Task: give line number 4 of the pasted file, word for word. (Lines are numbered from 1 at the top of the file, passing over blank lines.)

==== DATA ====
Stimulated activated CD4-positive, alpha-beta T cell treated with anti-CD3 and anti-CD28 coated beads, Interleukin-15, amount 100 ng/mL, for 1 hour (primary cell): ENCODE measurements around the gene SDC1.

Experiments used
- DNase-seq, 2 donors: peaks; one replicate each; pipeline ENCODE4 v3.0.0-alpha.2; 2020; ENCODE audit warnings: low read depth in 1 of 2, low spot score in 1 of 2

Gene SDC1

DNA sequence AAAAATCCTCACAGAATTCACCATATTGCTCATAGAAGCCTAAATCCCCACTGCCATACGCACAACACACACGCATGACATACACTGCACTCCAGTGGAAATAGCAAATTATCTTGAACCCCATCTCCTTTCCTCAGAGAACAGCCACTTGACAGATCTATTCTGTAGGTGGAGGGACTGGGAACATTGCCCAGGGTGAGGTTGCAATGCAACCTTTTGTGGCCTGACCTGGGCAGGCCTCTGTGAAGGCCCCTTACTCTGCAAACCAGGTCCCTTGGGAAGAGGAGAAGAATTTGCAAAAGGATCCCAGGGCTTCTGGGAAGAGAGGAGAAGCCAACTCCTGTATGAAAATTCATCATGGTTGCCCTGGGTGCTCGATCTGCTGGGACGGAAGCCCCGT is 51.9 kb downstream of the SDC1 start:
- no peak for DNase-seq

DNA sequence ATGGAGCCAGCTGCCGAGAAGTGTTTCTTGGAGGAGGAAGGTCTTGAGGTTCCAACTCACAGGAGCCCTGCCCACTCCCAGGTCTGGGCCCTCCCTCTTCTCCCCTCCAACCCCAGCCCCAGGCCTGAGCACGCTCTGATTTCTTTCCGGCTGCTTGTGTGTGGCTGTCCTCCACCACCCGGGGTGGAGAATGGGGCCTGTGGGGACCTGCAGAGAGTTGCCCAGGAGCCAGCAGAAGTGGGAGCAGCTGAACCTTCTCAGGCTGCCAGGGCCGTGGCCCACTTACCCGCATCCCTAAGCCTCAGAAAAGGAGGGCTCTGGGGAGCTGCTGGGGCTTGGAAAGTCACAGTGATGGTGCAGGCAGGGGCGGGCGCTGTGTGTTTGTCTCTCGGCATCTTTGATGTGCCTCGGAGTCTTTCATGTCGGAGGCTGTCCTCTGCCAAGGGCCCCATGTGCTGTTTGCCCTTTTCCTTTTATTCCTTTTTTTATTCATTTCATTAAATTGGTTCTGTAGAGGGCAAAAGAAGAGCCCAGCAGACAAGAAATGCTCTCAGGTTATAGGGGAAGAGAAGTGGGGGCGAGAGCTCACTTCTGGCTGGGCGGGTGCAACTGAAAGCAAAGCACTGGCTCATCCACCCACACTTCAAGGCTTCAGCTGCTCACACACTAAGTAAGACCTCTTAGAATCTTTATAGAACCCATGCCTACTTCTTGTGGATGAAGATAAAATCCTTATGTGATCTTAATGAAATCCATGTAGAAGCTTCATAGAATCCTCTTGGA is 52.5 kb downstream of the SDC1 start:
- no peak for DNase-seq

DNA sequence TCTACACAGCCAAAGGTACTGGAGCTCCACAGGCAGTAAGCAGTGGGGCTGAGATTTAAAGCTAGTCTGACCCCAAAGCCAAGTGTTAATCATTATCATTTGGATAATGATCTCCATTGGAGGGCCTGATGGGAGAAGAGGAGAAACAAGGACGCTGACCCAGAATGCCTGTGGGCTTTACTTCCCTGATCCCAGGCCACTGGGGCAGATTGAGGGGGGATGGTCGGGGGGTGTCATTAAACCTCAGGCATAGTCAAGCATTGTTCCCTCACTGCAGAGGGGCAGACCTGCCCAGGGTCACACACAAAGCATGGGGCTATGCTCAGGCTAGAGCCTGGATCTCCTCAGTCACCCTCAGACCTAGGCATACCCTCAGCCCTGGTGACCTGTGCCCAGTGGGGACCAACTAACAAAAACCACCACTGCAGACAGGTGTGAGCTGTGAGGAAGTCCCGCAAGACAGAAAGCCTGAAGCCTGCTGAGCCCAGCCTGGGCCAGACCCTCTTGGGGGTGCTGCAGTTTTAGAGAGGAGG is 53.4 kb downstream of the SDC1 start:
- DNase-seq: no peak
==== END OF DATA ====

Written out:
Gene SDC1